Kansas Farming Associations

Kansas is home to thousands of farms that grow multiple crops including wheat, corn, soybeans, sorghum, and more. This count doesn’t include the many Kansas dairies, feedlots, or livestock farms that raise swine, cattle, and sheep. In other words, agriculture is an essential component of the state’s economy, and for good reason. Not only is the climate conducive to crop growing, but the central location of the state makes it easier to ship crops to various locations across the nation.

Many farmers face the same challenges regardless of crop or livestock focus. Concerns about productivity, legislative changes, tax issues, and operations, often make the top of the list. While advisors like Adams Brown, Strategic Allies, and CPAs, can help navigate tax, accounting, and other financial challenges, it is important to be aware of the various industry associations and groups that provide other essential types of support.

Kansas Crop Farming Associations

Below is a summary of the top Kansas crop farming associations to consider being part of, including:

  • Kansas Wheat is a cooperative agreement between the Kansas Wheat Commission and the Kansas Association of Wheat Growers. It is grower funded and focused on securing the state’s wheat crop in international trade, increasing producer productivity and profitability. This is accomplished through research, education, and domestic/international trade development. Through the organization’s efforts, the Kansas Wheat Innovation Center was established to provide producers with access to the latest production improvements. There are also efforts to expand consumer consumption of the crop through the distribution of recipes and other cooking information.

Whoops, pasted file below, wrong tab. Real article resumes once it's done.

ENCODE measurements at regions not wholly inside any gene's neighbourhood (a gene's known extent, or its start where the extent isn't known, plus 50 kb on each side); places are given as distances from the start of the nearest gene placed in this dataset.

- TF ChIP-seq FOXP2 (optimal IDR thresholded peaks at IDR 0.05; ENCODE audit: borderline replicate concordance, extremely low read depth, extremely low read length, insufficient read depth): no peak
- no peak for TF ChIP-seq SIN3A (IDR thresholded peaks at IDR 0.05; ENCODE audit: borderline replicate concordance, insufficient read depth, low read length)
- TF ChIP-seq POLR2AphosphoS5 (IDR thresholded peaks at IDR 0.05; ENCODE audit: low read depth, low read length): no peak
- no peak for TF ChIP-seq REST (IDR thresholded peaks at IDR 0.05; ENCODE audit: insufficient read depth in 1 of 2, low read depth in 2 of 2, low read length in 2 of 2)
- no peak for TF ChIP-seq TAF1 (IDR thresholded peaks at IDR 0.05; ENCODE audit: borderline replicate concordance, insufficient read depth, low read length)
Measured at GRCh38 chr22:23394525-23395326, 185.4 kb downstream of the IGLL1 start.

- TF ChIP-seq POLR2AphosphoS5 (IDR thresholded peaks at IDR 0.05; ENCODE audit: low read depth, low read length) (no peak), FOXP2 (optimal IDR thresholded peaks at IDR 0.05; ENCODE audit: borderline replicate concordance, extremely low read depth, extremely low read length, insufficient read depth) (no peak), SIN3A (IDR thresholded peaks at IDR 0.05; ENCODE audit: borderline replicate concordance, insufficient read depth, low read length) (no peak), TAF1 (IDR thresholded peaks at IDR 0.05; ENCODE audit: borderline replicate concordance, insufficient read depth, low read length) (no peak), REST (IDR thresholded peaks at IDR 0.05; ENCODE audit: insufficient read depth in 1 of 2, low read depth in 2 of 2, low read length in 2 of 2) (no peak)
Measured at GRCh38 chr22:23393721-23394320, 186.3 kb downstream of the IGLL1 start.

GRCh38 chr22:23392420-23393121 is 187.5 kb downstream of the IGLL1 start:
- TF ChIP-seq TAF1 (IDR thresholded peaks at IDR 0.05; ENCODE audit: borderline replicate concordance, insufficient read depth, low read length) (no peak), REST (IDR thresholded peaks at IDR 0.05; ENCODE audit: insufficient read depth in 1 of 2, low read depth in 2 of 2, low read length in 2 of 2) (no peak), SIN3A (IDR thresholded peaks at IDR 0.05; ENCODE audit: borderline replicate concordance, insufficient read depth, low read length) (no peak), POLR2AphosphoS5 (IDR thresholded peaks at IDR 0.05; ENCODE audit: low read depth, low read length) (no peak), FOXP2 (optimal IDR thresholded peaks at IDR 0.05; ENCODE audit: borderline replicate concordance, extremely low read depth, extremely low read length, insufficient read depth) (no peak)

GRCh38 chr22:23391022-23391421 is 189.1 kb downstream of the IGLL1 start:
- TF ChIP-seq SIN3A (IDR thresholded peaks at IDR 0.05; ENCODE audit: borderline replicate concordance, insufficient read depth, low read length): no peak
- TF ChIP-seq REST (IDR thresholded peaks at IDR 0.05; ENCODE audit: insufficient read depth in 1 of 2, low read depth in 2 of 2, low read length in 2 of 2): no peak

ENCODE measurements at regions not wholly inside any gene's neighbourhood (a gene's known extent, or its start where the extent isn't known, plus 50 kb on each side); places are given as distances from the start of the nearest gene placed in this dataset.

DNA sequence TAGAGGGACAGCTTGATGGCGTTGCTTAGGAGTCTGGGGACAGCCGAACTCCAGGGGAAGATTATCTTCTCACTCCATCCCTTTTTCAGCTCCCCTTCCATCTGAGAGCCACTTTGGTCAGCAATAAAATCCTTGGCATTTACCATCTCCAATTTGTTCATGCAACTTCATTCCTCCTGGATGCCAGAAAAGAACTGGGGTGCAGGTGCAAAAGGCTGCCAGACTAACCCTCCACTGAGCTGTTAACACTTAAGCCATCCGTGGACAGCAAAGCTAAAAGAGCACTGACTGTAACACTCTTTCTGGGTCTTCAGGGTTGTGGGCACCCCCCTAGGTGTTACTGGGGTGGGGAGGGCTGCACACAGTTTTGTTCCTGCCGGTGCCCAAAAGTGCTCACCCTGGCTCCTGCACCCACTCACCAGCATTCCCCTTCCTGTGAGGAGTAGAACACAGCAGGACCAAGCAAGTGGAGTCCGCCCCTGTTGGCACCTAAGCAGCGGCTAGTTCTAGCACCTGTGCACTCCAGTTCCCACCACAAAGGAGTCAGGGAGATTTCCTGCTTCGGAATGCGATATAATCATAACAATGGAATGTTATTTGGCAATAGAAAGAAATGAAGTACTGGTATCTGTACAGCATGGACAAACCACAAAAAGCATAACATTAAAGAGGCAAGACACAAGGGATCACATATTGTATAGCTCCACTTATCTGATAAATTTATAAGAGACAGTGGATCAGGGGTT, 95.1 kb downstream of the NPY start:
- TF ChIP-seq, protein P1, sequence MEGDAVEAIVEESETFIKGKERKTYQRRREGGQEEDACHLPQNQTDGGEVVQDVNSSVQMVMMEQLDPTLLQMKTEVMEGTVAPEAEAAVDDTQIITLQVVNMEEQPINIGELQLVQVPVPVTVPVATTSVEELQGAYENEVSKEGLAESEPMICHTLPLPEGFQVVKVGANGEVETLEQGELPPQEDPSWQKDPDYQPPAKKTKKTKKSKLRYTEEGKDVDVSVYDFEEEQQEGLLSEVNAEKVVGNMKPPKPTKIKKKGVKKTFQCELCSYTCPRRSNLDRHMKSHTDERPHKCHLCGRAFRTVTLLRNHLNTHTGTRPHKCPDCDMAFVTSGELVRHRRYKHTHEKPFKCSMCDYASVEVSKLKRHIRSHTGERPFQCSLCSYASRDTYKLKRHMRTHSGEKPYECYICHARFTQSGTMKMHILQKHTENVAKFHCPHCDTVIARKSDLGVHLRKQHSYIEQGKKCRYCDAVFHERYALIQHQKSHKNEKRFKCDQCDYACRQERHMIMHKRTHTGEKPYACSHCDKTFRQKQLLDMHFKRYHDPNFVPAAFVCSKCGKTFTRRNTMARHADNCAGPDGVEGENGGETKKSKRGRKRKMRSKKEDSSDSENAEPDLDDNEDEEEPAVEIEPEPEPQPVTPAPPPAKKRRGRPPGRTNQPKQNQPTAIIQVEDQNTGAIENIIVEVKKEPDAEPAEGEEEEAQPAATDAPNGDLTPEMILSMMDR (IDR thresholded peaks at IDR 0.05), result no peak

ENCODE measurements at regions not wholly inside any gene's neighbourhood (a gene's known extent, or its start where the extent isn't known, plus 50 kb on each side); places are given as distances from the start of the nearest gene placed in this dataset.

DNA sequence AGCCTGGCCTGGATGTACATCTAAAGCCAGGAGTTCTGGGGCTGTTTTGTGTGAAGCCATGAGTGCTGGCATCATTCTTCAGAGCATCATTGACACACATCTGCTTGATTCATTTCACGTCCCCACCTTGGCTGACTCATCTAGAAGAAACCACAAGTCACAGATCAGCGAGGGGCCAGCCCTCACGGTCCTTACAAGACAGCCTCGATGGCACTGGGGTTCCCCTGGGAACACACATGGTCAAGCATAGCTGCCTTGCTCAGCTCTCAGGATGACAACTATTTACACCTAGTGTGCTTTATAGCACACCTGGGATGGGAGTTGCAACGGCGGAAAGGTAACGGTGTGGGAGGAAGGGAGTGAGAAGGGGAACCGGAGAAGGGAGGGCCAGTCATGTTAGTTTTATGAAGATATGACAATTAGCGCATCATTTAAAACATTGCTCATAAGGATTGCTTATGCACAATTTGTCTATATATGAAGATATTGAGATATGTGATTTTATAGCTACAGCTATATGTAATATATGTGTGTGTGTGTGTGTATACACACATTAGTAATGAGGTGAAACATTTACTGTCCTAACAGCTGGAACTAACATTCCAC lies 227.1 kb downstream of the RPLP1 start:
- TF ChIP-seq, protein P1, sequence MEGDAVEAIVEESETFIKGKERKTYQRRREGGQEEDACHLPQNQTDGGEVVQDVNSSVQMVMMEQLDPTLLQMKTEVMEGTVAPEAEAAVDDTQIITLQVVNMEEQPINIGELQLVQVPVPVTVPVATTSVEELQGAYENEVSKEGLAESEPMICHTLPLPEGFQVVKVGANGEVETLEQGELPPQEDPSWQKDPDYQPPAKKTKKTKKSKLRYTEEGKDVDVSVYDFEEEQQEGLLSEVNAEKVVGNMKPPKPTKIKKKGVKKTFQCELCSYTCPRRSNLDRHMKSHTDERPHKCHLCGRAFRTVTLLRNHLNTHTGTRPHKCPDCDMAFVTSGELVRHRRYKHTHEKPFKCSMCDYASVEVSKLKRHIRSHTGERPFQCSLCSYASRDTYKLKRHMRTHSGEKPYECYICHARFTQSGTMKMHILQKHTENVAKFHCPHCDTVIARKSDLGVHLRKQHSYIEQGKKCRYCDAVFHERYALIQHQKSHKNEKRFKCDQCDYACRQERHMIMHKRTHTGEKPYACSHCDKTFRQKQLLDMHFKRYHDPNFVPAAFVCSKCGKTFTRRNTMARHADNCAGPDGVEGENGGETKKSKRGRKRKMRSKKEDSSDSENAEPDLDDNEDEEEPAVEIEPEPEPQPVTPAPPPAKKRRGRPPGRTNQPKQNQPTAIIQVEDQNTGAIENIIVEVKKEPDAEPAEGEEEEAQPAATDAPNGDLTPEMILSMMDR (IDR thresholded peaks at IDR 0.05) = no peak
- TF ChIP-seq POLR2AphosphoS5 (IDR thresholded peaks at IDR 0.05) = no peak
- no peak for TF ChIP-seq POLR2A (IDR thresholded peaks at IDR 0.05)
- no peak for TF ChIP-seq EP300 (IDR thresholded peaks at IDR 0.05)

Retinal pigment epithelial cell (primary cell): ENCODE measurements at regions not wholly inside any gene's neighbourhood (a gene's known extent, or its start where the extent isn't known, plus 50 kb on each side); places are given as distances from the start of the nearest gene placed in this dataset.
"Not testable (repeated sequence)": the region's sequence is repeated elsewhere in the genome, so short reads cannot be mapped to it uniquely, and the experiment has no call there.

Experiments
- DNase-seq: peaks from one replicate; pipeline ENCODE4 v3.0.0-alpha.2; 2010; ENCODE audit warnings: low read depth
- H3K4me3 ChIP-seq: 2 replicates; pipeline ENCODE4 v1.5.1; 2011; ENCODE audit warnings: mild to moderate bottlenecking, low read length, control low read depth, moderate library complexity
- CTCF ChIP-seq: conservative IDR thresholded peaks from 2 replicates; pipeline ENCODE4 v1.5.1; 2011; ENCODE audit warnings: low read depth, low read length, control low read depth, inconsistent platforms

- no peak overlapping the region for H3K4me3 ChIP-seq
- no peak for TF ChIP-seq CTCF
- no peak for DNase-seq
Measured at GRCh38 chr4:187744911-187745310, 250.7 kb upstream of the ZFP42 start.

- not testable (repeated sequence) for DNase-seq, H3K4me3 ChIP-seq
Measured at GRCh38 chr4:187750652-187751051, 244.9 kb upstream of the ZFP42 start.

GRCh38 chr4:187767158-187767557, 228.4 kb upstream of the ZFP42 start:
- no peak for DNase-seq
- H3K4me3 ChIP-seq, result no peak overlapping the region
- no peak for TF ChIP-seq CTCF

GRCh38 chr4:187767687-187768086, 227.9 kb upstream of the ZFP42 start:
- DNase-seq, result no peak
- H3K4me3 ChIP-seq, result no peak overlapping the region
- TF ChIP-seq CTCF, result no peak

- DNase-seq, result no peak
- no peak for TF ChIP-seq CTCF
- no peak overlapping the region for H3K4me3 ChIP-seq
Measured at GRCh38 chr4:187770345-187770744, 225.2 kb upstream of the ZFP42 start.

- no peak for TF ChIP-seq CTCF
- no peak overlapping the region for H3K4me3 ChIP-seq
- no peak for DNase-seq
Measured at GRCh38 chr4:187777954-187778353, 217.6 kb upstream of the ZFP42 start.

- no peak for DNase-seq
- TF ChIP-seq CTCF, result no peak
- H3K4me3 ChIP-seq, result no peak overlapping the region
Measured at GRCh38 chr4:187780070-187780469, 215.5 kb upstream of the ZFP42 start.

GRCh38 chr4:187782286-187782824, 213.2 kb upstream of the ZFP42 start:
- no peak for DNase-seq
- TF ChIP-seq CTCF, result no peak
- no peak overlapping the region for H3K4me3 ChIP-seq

• Kansas Corn is comprised of two groups, the Kansas Corn Growers Association, and the Kansas Corn Commission. Not only does it represent members in regulatory and legislative matters but it’s also involved in the Kansas corn check-off program. It helps determine how the one-cent-per-bushel assessment is invested between development, education, and research. Additionally, the organization is also involved in building the market for Ethanol (E-15) and driving research efforts. The Kansas Corn Stem program provides free lesson plans and other resources for K-12 teachers to educate students on the science of corn production.
  • Kansas Soybean Association aims to serve as an advocate for soybean producers in market development, education, legislative issues, and with corporate/industry partners. In addition, it is also responsible for the management of the soybean check-off program. To support the organization’s mission there are several events that happen throughout the year including the Kansas Soybean Expo, Emerging Leaders Academy, and the Young Leader Program. In addition, members receive access to current interests and educational material through monthly, quarterly, and annual publications.
  • Kansas Grain Sorghum Commission is focused on crop research, promotion, and information distribution to expand market access. This is accomplished through legislative representation, education and research, and member development. There are a number of resources available including the Sorghum State Podcast and other member initiatives. Finally, the Commission is partners with the Center for Sorghum Improvement housed at Kansas State University.